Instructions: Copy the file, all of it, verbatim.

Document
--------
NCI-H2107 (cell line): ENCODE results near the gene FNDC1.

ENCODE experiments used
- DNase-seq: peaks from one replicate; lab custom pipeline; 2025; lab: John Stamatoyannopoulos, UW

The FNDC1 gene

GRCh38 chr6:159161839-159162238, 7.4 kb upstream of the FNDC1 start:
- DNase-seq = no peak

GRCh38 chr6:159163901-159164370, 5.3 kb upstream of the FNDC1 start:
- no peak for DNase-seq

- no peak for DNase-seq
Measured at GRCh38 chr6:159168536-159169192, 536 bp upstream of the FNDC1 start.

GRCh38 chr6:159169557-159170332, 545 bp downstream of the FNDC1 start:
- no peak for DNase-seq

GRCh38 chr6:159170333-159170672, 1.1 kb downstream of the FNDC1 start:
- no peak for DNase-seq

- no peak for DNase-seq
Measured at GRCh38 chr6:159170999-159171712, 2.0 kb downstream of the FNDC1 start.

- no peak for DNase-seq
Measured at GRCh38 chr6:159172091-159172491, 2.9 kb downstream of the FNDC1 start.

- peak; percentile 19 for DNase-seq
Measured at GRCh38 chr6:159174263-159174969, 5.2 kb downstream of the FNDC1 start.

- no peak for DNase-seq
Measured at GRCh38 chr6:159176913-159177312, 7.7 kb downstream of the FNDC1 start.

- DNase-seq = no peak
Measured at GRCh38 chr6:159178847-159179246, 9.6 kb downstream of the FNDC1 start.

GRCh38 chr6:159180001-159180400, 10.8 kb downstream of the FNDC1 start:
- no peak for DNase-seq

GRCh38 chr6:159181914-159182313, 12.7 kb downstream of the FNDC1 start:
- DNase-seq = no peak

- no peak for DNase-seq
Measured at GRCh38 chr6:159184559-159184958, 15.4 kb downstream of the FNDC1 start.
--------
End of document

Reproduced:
NCI-H2107 (cell line): ENCODE results near the gene FNDC1.

ENCODE experiments used
- DNase-seq: peaks from one replicate; lab custom pipeline; 2025; lab: John Stamatoyannopoulos, UW

The FNDC1 gene

GRCh38 chr6:159161839-159162238, 7.4 kb upstream of the FNDC1 start:
- DNase-seq = no peak

GRCh38 chr6:159163901-159164370, 5.3 kb upstream of the FNDC1 start:
- no peak for DNase-seq

- no peak for DNase-seq
Measured at GRCh38 chr6:159168536-159169192, 536 bp upstream of the FNDC1 start.

GRCh38 chr6:159169557-159170332, 545 bp downstream of the FNDC1 start:
- no peak for DNase-seq

GRCh38 chr6:159170333-159170672, 1.1 kb downstream of the FNDC1 start:
- no peak for DNase-seq

- no peak for DNase-seq
Measured at GRCh38 chr6:159170999-159171712, 2.0 kb downstream of the FNDC1 start.

- no peak for DNase-seq
Measured at GRCh38 chr6:159172091-159172491, 2.9 kb downstream of the FNDC1 start.

- peak; percentile 19 for DNase-seq
Measured at GRCh38 chr6:159174263-159174969, 5.2 kb downstream of the FNDC1 start.

- no peak for DNase-seq
Measured at GRCh38 chr6:159176913-159177312, 7.7 kb downstream of the FNDC1 start.

- DNase-seq = no peak
Measured at GRCh38 chr6:159178847-159179246, 9.6 kb downstream of the FNDC1 start.

GRCh38 chr6:159180001-159180400, 10.8 kb downstream of the FNDC1 start:
- no peak for DNase-seq

GRCh38 chr6:159181914-159182313, 12.7 kb downstream of the FNDC1 start:
- DNase-seq = no peak

- no peak for DNase-seq
Measured at GRCh38 chr6:159184559-159184958, 15.4 kb downstream of the FNDC1 start.